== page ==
Hot News & Humour








Do you know who this is?  I failed in business at the age of 22.  At 23 I ran for parliament and lost.  At the age of 24 I failed in a new business, however I was elected to parliament at 25.  My long-term girlfriend died when I was 26 and I had a nervous breakdown at 27.
I was defeated in a race for a seat in the upper house of parliament at 34 and was eventually elected at 37.  I was once again defeated for my parliamentary seat at 39 and again at 46.  I ran for vice president at 47 and was defeated, and finally elected President at the age of 51.  Who am I?  I am Abraham Lincoln. 

What an incredible story of persistence, and tenacity, and perseverance - and there are many other stories of people who have not given up because of setbacks or hardships - stories that give insight into the character of these people.

For instance, Winston Churchill seemed so dull as a youth, that his father thought he might be incapable of ever earning a living in England.

Charles Darwin did so poorly in school that his father once told him, "You will be a disgrace to yourself and your family”.  And Albert Einstein's parents feared their child was so dull, and performed so badly in high school subjects, all except for maths, that a teacher suggested he should drop out of school altogether. 

These are people who have beaten the odds, who have overcome difficulties and setbacks, to make a difference in our world.  Some of them have been knocked down and put down for years, but every time, they stood up, and had another go - despite seemingly huge obstacles and often profound difficulties.

Perseverance is not high on our list of important cultural values - which is unfortunate, as many parts of life require us to persist - especially when times are difficult, or we get knockbacks, or when life is challenging.  A friendship will not last if we are not willing to persevere when we disagree strongly about something, and if we want to become better at a particular sport, or musical instrument - then perseverance and practice are required. 

Perseverance is characterized by determination, will power, and grit.  It’s a positive and desirable characteristic in a person - and one that will allow us to achieve much in life.  Sometimes however, we can get so frustrated, or annoyed, by the processes of our culture, or our life situation - that we either give up, or scream out in exasperation.  Unfortunately, all our frustrated cries, and exasperated yelling, won’t really make any difference to a particular situation - although it might make us feel a bit better for a while.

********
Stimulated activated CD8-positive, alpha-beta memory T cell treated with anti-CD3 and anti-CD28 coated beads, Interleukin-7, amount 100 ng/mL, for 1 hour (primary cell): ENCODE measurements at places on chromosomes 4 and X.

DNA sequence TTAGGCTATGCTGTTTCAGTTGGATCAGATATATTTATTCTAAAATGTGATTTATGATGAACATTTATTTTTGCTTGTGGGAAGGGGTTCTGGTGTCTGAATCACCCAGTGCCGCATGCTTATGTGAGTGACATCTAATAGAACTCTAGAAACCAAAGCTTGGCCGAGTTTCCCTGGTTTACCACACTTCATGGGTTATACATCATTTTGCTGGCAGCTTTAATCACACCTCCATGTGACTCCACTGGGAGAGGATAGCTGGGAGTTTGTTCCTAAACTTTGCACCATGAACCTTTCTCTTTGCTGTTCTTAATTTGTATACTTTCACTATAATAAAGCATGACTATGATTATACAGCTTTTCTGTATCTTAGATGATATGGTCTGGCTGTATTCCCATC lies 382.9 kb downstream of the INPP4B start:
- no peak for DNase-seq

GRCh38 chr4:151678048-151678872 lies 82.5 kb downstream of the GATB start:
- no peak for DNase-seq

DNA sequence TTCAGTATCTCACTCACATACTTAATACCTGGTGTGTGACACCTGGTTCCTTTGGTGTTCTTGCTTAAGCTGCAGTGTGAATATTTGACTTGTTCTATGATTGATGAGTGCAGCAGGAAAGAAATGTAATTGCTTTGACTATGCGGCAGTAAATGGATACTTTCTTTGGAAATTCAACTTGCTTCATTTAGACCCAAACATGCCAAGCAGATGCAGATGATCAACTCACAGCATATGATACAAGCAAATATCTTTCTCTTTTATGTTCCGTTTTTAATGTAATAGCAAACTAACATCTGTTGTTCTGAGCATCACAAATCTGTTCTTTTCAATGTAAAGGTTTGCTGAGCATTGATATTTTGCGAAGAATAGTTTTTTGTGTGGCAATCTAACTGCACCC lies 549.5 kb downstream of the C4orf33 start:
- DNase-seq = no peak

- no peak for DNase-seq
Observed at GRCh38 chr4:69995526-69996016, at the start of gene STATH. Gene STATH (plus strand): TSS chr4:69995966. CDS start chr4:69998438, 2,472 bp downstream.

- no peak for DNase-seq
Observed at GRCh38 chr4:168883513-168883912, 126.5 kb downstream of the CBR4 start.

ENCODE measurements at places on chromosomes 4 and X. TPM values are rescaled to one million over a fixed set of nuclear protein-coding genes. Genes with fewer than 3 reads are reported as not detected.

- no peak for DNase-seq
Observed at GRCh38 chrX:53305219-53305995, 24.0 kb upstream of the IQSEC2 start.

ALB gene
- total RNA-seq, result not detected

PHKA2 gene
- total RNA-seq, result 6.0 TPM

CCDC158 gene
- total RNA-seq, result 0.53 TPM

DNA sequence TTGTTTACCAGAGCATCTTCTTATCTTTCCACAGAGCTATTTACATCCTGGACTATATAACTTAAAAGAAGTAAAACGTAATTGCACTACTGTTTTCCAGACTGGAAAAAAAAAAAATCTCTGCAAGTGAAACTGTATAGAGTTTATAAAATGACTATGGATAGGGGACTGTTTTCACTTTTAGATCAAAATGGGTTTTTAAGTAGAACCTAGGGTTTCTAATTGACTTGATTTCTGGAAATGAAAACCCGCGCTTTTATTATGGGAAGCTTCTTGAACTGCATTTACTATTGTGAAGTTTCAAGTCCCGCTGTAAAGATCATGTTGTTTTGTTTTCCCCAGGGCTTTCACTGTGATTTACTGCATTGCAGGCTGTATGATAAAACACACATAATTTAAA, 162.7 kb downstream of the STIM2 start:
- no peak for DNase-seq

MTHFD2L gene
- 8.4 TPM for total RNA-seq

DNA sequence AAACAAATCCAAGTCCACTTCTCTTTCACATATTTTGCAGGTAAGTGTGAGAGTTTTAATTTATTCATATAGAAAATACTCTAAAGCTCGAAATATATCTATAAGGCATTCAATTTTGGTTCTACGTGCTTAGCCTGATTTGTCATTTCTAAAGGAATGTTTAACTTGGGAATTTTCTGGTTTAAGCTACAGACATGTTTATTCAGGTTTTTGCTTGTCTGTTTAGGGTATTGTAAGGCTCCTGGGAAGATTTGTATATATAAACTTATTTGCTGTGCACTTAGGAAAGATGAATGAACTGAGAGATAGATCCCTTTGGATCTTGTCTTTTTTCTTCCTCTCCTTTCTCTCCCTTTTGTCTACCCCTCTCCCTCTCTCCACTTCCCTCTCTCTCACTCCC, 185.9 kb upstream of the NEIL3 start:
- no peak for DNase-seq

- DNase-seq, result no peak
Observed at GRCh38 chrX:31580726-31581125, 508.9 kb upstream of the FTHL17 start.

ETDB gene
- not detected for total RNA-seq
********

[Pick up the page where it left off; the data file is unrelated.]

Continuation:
What does make a difference, is if our pleas and the prayers of our hearts are channelled into actions that make a positive change to our world?  For instance, if people tried to fob Jesus off with half-baked answers - rather than letting them get away with it, he would keep asking ‘that’ question - you know, the one you don’t want to answer - the question that seems to cut right to the core of our being, and lay the truth out, for us to see. 

He never lets us get away with just saying what we think he wants to hear.  The vaguest hint, that our answer might be a pious platitude, or an automatic response, or trying to smooth things over and deflect the spotlight, and he’s back in our face - looking right through us, challenging our thinking, and examining the depths of our soul. 

Challenges and setbacks are the means to refine an idea, to improve a process, or to polish a thought - something to be embraced and grappled with, rather that used as an excuse to spit the dummy and give up.  Jesus used the process of challenge and overcoming obstacles as a means of teaching and refining the ministry skills and perseverance in his followers. 

So add perseverance to your list of character traits, and know that God is right there with each of us - experiencing our joy and our frustrations, feeling our delight and our distress - all the time, weaving something worthwhile and profound out of our pleas, our frustrations, and our prayers.

Peace, Rev. Bruce Wood..


    New Church Entry is Now Open